And dealers, of course, relish this because the production was much quicker and also there were more saleable in many respects. So everybody was pleased. But when Picasso takes this in Barcelona is where he really breaks out with his drawings because his first exhibition in the cafe the cats arts was a series of portraits and they were literally just pinned to the wall and he did them in what we call mixed media. They were charcoal and chalk, but with watercolour and touches of gouache but they were literally just pinned to the wall, over one hundred of them. Some sold and some didn’t. The exhibition in 1919 was by Paul Rosenberg and was the first major exhibition of Picasso’s drawings. But by then he was well established. After all, Cubism was 1906-8 and that had been a great breakthrough in modern art.
Can you say something about drawings exploratory role in Picasso’s development of cubism?
It’s a severe intellectual exercise: how do you look at an object in the round? How do you put that down in in two dimensions? Introducing the fourth dimension, time, looking at the back of something as well at the front and the sides, and putting all that down, was an extremely complex matter. If you try to work that out, it’s rather like Einstein, it’s an incredibly complex matter to find the right way. And thus cubism goes through these various phases, ending with my favourite, the papiers collés This is a very decisive moment, because instead of just using chalk and pencil and watercolour and so on, suddenly to come and stick a piece of paper or a ticket or a programme or a menu as part of the composition gave drawing another extra element. It was a prodigiously intellectual moment to think of drawing in this three-dimensional way. And in fact the reason, I think, why cubism lasted such a short time was essentially that it was so difficult to do, to sustain that level of intellectual achievement, that ludic quality of deceiving the eye, of drawing the viewer in to the picture, the complexities of it, without putting them off totally.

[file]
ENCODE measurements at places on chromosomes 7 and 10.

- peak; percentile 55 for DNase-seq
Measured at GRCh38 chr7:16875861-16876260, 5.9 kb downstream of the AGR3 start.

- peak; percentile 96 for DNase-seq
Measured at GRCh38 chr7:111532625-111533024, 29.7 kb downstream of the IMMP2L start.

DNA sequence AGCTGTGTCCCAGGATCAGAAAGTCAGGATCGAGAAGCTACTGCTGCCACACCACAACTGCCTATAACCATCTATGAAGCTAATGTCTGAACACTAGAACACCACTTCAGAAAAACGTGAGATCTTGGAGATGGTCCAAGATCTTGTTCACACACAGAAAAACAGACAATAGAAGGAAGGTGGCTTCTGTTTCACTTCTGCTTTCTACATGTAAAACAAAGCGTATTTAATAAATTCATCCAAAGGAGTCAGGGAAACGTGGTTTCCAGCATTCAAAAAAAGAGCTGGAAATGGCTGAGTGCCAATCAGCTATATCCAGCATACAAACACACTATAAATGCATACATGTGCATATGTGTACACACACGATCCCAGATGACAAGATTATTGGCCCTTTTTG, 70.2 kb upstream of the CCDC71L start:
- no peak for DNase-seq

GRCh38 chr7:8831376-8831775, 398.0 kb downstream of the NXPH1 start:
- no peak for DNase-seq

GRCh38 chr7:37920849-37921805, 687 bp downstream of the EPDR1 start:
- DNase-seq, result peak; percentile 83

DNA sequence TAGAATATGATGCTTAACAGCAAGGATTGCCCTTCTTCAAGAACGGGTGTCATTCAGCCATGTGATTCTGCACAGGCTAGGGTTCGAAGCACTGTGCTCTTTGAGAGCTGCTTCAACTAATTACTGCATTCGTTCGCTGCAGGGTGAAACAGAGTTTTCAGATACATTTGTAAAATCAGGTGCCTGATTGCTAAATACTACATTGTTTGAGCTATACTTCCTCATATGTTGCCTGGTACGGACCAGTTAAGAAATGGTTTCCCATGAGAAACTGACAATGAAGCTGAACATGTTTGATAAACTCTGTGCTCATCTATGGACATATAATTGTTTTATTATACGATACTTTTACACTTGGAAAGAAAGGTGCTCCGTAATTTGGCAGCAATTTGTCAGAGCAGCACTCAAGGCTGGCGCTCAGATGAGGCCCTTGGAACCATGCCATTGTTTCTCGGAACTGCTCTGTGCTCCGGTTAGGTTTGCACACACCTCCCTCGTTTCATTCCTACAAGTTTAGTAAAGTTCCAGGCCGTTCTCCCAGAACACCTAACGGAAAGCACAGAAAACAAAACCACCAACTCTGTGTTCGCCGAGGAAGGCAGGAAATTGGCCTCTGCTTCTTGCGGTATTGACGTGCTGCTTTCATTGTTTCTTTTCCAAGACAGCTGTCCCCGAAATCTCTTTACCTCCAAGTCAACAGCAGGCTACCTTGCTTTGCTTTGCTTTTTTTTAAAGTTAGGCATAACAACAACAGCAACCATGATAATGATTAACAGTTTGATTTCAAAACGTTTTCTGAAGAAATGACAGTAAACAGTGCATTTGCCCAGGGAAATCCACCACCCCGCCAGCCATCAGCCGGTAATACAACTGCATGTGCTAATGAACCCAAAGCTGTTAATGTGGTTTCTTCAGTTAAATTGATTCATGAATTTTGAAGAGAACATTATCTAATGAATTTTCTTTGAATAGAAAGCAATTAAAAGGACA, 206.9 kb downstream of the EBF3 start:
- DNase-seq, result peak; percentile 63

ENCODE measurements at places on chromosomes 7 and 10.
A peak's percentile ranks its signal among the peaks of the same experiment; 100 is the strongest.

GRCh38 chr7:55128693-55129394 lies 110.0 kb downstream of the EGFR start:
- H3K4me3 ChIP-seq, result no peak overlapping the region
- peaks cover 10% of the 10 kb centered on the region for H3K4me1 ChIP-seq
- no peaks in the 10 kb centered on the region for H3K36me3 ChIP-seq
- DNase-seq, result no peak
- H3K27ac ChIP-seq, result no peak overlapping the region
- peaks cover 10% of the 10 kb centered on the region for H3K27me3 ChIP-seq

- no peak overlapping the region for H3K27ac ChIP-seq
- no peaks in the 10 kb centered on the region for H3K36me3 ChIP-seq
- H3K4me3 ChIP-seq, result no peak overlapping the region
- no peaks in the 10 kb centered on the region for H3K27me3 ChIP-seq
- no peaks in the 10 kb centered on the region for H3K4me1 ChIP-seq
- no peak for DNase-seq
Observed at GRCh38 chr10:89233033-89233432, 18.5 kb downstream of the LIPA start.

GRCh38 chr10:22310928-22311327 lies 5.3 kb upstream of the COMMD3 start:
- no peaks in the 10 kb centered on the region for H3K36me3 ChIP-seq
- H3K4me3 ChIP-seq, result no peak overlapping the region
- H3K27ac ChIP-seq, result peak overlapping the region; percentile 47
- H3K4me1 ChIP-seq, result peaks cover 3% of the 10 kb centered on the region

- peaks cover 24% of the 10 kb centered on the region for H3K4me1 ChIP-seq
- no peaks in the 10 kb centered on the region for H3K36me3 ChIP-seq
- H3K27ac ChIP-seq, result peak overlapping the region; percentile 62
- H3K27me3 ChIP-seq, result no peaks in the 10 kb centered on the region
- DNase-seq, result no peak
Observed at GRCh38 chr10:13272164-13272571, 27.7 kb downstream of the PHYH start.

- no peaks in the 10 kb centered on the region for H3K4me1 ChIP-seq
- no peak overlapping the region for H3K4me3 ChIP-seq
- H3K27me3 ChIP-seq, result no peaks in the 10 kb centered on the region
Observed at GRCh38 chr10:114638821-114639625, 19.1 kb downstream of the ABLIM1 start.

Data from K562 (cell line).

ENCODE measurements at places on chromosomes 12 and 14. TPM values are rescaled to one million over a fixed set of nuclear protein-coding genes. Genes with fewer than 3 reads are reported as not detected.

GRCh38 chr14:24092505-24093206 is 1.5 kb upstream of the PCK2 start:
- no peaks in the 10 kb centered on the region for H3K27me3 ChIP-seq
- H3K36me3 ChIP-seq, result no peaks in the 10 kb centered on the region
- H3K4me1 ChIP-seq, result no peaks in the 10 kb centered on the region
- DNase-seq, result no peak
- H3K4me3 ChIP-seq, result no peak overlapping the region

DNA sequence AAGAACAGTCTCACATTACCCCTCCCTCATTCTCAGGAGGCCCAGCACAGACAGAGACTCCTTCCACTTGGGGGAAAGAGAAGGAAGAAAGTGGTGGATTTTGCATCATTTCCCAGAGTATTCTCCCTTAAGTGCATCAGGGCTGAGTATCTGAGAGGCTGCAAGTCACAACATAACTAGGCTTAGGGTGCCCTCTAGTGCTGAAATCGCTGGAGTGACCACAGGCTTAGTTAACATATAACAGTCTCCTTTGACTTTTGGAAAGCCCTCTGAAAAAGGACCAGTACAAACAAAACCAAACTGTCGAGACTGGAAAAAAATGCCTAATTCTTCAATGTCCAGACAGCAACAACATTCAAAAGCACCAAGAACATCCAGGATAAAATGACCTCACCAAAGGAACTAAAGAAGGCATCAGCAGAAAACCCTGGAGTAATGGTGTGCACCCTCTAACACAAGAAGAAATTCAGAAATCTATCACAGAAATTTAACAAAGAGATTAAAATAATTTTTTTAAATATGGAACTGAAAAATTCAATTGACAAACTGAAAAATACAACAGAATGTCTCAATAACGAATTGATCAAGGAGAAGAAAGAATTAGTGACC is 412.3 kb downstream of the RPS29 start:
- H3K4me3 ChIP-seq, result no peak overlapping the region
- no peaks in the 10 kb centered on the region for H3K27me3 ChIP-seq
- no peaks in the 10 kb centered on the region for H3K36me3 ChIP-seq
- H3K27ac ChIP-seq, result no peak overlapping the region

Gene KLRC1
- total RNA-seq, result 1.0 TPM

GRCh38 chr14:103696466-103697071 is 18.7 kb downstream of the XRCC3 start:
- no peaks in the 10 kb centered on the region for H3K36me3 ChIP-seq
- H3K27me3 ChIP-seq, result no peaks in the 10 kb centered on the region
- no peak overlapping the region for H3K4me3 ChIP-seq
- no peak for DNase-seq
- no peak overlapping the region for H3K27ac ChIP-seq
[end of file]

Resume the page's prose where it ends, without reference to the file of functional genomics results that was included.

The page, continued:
Picasso was terrified that his cubist drawings would be rather abstract and would seem to be just for those in the know and not have a wider appeal. He was terrified of that and in fact the reaction against it very much comes in the next decade, the decade of the Ballets Russes from 1917 and into the 20s. Then after that, he goes into what’s called the neoclassical phase, where again you get the pure line coming back. Picasso is very a chameleon, he’s very gymnastic in all of this.
He goes into one style and he comes out. He explores it thoroughly, and solves it more or less, adds it to his armoury and then goes on and does something else. He never wanted to be trapped in one particular style, but helped each style develop new styles in turn. That’s why he is the complete artist in all the disciplines of art.